As a last ditch effort to make a living and for the health of his wife, he moved to President's Island off Memphis, which was then completely undeveloped. He planned to see if corn would grow there. He contracted with the prison system to have prisoners come live on the island in barracks. He was not a warden or prison guard but one of many who contracted for cheap labor. O O Howard was in charge of this program and reported that Forrest's accommodations on President's Island were very good, no complaints by his laborers. The dog trot cabin from his old plantation was set up for their main house but it caught fire and burned down with everything in it. Many very important papers and family memorabilia was lost. Forrest was ill by then and went to live with his brother Jesse. He died at Jesse's house.

One note - Forrest did not have to die poor. Mary Ann, his wife, had a goodly amount of money of her own - she had inherited a lot from both the Montgomery and Cowan sides of her family. Her husband absolutely refused to touch her money, not a dime of it, even though it likely would have pulled him through several financial difficulties. He simply determined she keep her money in the bank - he knew she would outlive him and would need the money herself. After his death she went to live with her son Willie. He was a widower whose wife had died after giving birth to their third child - Mary Ann took over raising his kids.
 

5fish

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Here is a Forrest story without Forrest but with four Travis two-pounder guns...


To prevent the Federal forces of Gen. James Wilson from seizing them as they swept from Columbus toward Macon in April 1865, Confederate soldiers buried the weapons in a “small-box grave-yard.” A renegade Confederate soldier later told someone in Wilson’s forces about the guns, and Union soldiers dug them up, running the risk of contamination from smallpox.

Here is a story about a Woodruff 2-pounder gun with photos... It is a good Civil War story about a man trying to sell his creation to the Union army... Lincoln has his moments in it as well...

 

diane

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The Travis guns were en route to Forrest, and had been ordered by supporters in Montgomery in April of 1864. They raised the money specifically for this. The Travis gun deserves a good expert on artillery to adequately explain them, and that's not me! However, I can say they were small, mobile little cannons that could fire a devastating load of canister and small shot like that. Forrest might not have gotten his rear kicked so heartily by Wilson if he'd gotten these guns before the Yankee Blitzkrieg. Wilson, by the way, was aware these were being sent Forrest's way and was very concerned about him getting them. As with Sherman's March, Wilson's Raid would have lost some luster had Forrest gotten these. Just as he had blown holes in Grant's lines with effectively placed shotguns at Ft Donelson, he could have done much the same thing with these powerful little guns.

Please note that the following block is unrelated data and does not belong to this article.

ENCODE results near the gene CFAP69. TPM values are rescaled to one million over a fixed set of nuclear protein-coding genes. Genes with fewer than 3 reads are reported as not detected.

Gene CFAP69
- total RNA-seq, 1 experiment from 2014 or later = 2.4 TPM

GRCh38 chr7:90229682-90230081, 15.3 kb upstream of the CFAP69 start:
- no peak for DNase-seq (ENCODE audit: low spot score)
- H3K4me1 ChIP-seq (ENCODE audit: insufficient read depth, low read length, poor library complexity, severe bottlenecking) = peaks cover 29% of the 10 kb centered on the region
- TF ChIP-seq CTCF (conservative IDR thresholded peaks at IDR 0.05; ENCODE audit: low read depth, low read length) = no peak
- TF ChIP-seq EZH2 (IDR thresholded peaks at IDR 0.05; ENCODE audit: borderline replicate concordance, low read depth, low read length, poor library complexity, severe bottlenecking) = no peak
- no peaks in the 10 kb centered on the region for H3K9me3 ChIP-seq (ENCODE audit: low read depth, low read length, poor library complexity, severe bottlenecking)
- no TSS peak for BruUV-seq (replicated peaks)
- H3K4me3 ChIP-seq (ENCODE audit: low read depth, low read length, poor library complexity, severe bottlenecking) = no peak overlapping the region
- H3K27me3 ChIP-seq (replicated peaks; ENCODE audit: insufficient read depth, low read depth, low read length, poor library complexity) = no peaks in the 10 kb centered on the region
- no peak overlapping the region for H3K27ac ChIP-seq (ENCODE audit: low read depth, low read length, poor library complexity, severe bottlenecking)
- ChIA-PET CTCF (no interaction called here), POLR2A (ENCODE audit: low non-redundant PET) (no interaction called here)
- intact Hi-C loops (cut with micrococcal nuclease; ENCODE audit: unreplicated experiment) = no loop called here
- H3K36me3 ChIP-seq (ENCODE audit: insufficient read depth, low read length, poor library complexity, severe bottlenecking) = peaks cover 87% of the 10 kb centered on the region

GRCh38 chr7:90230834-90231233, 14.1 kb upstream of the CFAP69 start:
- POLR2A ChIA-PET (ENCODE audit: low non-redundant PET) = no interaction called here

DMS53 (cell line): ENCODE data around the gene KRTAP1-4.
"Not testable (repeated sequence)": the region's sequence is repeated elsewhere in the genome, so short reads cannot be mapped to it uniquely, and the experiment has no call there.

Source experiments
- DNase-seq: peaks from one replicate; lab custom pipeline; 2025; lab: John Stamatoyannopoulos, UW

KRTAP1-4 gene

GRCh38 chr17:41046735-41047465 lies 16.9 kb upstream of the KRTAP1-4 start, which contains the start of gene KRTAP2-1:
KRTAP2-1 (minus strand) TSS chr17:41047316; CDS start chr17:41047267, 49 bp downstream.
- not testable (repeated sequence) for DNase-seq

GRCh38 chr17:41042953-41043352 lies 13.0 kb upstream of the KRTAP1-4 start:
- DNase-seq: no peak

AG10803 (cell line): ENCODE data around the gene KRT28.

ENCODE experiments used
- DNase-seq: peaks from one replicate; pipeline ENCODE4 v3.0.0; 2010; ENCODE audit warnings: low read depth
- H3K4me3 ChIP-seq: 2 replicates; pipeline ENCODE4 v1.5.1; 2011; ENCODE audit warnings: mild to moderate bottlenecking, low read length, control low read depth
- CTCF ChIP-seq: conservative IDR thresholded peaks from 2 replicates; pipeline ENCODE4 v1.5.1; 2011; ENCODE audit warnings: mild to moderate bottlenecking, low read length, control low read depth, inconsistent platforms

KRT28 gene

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Here is one of Nathan Forrest's relatives... West Point man...



JOHN "JACK" FRANKLIN FORREST was born in Mexia, TX, the second son of Robert E. and Gertrude Klug Forrest. His ancestor was the great Confederate general, Nathan Bedford Forrest. His father was severely injured as an Army Air Corps pilot in WWI, and his brother Robert fought in the Battle of the Bulge in WWII and survived capture by the Germans.

Jack left Mexia when he was a young boy. The oil business led his father to move the family to Houston; Saginaw, MI; and Olney, IL. At Olney High School, Jack was a superb scholar and athlete, joining the National Honor Society and playing varsity basketball and football. A fine swimmer, he worked summers as a lifeguard. Jack was president of his senior class and the Debate Club, and voted "Most Popular." He had no trouble entering West Point during the closing days of WWII.
 

diane

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Texas and Tennessee have a close connection! There is a LOT of good information about Forrest to be found in eastern Texas, and a lot of his family is there to this day. (Including descendants of James (maybe John) Luxton, Forrest's stepfather.)